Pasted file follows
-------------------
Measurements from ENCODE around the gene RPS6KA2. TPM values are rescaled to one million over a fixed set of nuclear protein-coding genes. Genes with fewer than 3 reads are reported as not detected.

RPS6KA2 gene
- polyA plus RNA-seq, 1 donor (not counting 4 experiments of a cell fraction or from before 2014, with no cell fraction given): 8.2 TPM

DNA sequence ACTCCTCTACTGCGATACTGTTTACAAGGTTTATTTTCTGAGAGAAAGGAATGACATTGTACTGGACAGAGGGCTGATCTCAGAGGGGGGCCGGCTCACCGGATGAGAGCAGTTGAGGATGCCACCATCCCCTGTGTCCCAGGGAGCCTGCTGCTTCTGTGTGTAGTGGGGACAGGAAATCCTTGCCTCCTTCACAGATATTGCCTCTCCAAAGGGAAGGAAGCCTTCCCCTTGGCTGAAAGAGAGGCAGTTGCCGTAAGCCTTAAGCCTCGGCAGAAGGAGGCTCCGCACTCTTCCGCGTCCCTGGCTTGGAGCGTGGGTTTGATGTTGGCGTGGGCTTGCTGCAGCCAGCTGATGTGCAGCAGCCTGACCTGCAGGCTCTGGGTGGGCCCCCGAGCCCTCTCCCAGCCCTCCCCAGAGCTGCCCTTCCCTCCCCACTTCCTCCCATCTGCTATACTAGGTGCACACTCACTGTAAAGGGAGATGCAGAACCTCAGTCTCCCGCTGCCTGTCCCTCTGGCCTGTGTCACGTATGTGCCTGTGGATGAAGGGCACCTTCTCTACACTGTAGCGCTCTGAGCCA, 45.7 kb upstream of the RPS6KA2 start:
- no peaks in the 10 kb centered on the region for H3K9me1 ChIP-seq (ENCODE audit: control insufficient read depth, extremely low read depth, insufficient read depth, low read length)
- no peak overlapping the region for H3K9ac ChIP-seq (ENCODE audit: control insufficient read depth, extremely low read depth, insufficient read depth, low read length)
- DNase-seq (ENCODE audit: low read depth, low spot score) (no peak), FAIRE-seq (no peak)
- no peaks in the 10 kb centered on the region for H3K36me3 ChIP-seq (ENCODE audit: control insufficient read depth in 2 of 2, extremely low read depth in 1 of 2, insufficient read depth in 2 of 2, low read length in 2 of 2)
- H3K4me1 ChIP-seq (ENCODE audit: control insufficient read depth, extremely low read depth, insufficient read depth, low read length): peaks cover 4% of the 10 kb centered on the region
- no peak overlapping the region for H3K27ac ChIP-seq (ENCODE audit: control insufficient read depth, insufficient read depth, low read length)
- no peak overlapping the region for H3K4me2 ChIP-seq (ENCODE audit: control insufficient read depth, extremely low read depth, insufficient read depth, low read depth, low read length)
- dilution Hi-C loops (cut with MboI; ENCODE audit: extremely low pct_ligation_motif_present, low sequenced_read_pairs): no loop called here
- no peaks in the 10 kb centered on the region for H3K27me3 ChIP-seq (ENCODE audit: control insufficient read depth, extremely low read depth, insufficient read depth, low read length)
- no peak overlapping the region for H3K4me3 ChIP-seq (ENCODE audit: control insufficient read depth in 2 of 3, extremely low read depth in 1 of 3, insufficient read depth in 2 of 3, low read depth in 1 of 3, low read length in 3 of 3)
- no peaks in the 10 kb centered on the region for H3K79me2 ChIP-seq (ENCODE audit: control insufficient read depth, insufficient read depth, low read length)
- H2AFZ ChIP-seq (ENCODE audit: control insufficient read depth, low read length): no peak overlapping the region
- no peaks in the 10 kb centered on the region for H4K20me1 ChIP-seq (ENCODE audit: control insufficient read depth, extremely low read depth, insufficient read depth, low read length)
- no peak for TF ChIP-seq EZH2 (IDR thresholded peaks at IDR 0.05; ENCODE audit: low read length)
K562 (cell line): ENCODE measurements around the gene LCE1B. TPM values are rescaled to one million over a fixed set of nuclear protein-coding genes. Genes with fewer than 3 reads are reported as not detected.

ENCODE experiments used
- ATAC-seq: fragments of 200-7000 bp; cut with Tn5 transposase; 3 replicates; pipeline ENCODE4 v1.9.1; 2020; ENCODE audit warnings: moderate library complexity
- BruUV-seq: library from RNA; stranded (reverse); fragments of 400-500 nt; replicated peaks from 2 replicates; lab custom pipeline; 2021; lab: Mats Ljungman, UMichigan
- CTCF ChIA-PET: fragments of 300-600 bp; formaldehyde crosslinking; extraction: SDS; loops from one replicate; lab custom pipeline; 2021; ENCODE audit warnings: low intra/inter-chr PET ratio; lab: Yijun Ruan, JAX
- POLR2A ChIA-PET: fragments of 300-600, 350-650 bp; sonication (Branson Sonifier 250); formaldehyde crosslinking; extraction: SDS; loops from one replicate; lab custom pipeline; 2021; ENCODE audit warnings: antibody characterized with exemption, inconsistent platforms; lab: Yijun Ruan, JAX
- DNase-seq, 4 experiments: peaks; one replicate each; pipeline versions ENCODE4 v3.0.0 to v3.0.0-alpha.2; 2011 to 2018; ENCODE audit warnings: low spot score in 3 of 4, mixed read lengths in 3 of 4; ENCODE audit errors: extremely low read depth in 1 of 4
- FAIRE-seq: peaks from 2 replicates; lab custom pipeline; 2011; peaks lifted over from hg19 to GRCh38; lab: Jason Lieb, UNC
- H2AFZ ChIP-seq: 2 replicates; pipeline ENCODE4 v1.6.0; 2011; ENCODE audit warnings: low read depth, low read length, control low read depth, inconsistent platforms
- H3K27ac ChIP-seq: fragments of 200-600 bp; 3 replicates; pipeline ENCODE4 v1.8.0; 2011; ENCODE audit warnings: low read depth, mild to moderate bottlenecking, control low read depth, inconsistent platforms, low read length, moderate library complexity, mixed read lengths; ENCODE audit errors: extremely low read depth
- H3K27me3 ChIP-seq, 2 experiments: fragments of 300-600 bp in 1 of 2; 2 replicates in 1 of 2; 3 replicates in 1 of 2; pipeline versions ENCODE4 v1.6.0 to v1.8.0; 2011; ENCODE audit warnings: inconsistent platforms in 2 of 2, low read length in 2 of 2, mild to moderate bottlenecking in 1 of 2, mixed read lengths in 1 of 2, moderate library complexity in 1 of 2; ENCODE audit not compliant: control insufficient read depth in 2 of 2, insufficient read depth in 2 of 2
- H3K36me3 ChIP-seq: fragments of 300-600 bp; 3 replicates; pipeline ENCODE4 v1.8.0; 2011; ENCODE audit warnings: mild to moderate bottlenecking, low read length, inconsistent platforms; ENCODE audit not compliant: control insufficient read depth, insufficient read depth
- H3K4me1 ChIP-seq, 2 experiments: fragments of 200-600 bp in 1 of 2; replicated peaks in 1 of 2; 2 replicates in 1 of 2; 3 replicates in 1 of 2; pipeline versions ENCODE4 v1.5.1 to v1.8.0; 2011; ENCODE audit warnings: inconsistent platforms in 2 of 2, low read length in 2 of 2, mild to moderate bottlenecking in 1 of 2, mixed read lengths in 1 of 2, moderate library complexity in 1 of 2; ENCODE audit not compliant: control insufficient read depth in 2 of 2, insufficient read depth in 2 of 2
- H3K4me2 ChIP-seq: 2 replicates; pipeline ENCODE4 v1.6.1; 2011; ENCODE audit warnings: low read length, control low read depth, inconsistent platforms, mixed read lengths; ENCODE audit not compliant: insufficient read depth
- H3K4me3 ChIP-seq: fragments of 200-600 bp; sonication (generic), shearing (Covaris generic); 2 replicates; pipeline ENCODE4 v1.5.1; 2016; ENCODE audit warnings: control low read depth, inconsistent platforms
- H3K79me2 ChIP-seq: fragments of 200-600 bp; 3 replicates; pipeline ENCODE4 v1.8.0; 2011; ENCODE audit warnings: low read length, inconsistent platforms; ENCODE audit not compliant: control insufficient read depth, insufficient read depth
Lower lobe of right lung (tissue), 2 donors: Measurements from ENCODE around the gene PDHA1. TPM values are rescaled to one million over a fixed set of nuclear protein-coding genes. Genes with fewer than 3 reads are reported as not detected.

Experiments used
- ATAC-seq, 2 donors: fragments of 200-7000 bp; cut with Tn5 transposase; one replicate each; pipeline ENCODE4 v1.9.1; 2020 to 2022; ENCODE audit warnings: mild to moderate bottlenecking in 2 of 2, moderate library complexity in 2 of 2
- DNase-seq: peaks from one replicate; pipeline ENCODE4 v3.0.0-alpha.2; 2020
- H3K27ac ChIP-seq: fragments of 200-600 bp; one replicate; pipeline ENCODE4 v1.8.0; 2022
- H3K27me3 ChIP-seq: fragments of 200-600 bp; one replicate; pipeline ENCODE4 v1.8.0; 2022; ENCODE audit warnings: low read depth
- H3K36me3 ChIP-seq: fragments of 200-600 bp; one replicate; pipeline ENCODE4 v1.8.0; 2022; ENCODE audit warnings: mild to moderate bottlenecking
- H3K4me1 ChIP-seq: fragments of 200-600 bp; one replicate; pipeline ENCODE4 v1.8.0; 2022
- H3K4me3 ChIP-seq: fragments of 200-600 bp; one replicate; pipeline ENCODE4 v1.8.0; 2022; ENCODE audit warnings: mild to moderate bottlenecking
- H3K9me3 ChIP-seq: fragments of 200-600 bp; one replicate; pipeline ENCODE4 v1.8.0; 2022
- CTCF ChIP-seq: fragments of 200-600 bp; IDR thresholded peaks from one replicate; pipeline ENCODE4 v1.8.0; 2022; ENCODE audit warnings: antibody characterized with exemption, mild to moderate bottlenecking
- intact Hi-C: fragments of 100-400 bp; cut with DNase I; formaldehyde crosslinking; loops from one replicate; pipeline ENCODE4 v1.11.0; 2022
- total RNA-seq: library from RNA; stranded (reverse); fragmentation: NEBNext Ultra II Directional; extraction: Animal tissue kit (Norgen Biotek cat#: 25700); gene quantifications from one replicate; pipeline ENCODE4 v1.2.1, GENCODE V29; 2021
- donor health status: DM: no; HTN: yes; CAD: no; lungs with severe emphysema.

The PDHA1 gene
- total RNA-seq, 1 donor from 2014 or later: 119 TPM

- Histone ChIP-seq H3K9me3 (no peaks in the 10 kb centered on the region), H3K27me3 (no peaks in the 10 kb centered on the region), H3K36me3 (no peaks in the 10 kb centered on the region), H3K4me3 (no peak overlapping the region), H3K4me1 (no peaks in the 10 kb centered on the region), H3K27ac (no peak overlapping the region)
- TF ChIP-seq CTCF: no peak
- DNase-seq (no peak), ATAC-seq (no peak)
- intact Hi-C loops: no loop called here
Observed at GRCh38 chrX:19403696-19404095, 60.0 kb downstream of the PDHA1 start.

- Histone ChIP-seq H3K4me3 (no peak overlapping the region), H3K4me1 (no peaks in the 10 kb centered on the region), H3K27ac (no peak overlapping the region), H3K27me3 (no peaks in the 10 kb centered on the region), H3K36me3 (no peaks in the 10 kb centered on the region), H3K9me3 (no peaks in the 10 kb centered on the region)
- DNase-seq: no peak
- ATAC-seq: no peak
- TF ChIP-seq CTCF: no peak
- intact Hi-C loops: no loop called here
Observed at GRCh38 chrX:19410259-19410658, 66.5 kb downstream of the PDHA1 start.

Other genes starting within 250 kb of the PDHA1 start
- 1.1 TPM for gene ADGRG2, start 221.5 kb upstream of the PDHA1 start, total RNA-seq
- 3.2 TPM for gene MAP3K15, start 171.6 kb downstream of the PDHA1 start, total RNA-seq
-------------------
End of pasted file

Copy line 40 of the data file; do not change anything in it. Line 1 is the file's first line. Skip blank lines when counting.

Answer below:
- H3K27me3 ChIP-seq: fragments of 200-600 bp; one replicate; pipeline ENCODE4 v1.8.0; 2022; ENCODE audit warnings: low read depth